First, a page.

The list is getting smaller. More people are RSVPing to the invitation. Despite the break-up of Europe in the last quarter of a century, these latecomers are promptly accepting. The list of European countries who've never played at a major tournament is getting smaller. Yet Finland remain on that roster.
With 24 teams qualifying for next summer's tournament, it seemed almost harder to fail than to make it. But a lot of countries have risen to the challenge, boosted by confidence and perhaps the (early) complacency of the bigger nations. Iceland and Wales were improving prior to this competition, while Northern Ireland, Austria and Albania qualified ahead of expectations.
Finland's group, at the time of the draw and with the benefit of hindsight, was the best possible. The top seeds were Greece, who'd made the last 16 at the World Cup in Brazil. Hungary and Romania were tough with good (great?) historical teams. Northern Ireland hadn't qualified for anything in 30 years. Faroe Islands are still a level above the true minnows.
After winning the opening match away to Faroe Islands 1-3, the hard way after conceding a sloppy opener, it was all going perfectly to plan. But it was all downhill from there. One point from the next five matches, a draw at home to a dreadful Greek side, was terminal.
In defeats to Hungary home and away, in Belfast and to visiting Romania, Finland looked pedestrian, ponderous and without the perspective to see what was wrong. Mixu Paatelainen was the manager with the backing of the Finnish FA, but looked utterly clueless and left behind while other sides played to their strengths. He persisted with the Christmas tree formation (4-3-2-1), designed almost to hamstring the players rather than improve them. A good coach should make the team better than the sum of their parts - how can a side with Roman Eremenko, Tim Sparv and Niklas Moisander look so impotent? The blind faith is admirable, but did Teemu Pukki do enough to deserve his regular starting place?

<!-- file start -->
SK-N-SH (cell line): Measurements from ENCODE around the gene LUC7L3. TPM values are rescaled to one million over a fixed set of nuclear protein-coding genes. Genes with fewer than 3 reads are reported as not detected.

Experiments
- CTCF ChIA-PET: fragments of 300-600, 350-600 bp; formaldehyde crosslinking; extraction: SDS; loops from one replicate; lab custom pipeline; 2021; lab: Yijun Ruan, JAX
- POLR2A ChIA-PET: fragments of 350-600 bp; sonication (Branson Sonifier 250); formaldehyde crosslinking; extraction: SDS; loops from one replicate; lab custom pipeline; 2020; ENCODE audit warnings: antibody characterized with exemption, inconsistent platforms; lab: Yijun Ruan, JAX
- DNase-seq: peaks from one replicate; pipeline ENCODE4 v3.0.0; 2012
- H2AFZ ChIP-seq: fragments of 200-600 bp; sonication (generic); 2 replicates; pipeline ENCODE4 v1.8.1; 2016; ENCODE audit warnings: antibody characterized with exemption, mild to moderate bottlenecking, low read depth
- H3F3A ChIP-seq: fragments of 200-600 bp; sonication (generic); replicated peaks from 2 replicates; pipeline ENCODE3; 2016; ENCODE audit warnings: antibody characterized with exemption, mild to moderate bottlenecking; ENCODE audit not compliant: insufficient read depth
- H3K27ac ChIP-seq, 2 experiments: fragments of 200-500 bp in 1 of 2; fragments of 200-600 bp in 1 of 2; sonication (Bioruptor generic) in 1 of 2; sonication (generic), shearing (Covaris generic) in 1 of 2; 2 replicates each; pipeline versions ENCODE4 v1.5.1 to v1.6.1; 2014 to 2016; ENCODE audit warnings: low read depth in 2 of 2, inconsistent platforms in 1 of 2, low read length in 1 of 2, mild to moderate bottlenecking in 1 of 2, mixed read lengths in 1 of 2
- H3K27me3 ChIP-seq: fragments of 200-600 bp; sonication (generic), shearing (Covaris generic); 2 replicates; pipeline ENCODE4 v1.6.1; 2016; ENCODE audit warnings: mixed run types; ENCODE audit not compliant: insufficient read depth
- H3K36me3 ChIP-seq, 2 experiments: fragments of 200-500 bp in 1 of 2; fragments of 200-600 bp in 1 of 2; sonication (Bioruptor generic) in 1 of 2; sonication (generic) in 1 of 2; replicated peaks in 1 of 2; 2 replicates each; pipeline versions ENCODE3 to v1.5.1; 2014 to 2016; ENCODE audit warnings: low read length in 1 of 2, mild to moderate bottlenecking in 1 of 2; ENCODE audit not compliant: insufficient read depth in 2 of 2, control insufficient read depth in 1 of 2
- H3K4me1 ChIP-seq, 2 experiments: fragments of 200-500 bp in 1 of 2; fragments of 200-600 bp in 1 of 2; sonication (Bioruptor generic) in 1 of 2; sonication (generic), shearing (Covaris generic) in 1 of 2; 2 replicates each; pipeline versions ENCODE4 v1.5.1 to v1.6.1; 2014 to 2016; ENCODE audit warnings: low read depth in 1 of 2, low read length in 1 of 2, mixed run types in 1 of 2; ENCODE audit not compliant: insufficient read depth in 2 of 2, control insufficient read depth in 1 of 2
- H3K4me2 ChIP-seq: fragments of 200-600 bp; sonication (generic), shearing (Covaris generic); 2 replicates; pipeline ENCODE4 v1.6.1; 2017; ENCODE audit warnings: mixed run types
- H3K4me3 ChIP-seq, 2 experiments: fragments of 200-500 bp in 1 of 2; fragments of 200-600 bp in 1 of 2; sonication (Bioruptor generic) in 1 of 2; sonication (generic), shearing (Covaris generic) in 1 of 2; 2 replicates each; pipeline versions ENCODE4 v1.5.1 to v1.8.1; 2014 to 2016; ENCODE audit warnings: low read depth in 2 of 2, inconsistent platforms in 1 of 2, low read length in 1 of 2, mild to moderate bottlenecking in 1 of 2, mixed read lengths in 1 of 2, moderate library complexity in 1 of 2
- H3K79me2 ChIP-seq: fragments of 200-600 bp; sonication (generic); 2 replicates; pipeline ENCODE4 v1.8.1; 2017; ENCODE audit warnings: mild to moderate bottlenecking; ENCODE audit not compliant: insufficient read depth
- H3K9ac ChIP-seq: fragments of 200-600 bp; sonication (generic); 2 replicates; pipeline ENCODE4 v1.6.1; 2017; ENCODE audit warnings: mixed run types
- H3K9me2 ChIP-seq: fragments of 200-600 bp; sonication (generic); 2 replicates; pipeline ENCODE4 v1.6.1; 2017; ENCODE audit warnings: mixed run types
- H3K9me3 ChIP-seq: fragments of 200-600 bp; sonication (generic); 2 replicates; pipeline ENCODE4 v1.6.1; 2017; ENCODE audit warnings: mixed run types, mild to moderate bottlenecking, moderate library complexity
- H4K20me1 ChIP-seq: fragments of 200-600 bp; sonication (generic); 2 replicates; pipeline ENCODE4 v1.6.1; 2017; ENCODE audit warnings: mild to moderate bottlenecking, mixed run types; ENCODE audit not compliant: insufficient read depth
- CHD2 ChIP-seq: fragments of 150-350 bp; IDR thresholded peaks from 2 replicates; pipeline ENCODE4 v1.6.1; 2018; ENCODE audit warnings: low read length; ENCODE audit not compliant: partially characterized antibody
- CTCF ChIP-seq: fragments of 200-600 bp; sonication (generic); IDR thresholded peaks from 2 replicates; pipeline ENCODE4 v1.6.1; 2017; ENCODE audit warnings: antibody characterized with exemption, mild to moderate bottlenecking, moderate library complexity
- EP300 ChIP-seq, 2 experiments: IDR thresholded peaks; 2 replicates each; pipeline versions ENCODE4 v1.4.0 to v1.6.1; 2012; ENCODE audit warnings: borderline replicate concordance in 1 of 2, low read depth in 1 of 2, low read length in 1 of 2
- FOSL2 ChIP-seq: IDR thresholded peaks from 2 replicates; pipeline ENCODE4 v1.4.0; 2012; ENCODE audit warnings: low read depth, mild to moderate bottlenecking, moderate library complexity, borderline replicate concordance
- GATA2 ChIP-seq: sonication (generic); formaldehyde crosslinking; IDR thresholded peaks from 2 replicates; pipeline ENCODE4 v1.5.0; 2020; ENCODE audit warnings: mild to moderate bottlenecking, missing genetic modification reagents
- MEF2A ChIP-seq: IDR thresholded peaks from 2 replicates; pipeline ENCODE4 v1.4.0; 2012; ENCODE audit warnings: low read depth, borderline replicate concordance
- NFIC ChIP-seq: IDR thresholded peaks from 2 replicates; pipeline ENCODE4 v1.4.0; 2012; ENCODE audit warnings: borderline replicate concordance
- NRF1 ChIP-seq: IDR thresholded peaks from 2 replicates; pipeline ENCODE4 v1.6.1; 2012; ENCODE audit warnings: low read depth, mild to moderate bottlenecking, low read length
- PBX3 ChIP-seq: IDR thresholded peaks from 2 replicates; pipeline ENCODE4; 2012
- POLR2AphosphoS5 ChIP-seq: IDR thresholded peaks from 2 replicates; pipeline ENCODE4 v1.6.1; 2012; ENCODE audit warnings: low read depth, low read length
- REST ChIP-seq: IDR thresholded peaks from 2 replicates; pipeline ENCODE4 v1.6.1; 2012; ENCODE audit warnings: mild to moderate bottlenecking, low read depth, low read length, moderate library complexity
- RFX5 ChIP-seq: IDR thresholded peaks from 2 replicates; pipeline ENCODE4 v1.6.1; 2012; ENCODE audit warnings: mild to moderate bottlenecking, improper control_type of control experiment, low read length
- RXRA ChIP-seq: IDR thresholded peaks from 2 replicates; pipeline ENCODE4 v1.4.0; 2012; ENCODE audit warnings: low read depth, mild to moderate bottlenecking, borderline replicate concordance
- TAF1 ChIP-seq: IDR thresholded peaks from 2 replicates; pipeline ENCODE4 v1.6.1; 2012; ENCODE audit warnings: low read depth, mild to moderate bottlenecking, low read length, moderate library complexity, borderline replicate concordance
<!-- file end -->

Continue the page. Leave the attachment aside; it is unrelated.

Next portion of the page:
Paatelainen was sacked after the Hungary defeat in June, where a very public recruitment process led to former New York Red Bulls boss Hans Backe's appointment - but not until January as he had more pressing television commitments (he'll do well in Finland with that). Long time assistant Markku Kanerva stepped into the breach, to his credit he did well with two wins followed by two draws.
Maybe it was due to the handbrake being removed, or the players being allowed more freedom in those four fixtures. The side moved to a 4-4-2, Pohjanpalo scoring three times and there seemed a bit more vibrancy. Despite the loss of Eremenko to injury, Moisander only featuring once and suspensions at various points to Sparv, Hetemaj and Halsti; there was more positivity and it's got to be a good sign at the disappointment of conceding a late equaliser in Bucharest.
The Olympiastadion is now closed for renovations and the 2018 World Cup qualifiers will all be played at the Ratina stadium in Tampere. It's a much tougher group (Iceland, Croatia, Ukraine and Turkey) with only one guaranteed qualifier. Due to the poor performances under Mixu, Finland's FIFA ranking dropped so low that they are the bottom seed in that group. Had the draw been made with October's rankings, Finland could have been as high as third seeds.
Most of the players (if not all) will still be available for selection come September 2016, while the year will give extra development time to prospects like Thomas Lam and Jere Uronen. Lukas Hradecky and Pohjanpalo cemented their places as starters and the U21s have made a decent start to qualifying for their Euro adventure.
Ultimately the qualifying campaign for Euro 2016 is a failure. Mixu should have been relieved of his job earlier, if not after before. I don't know a lot about Hans Backe, my main doubt is of the FA's selection process, going for an easy option, possibly the cheapest. Kanerva restored some pride and performances, it's unclear yet if he'll remain on Backe's staff.
Onwards and upwards, OI SUOMI ON!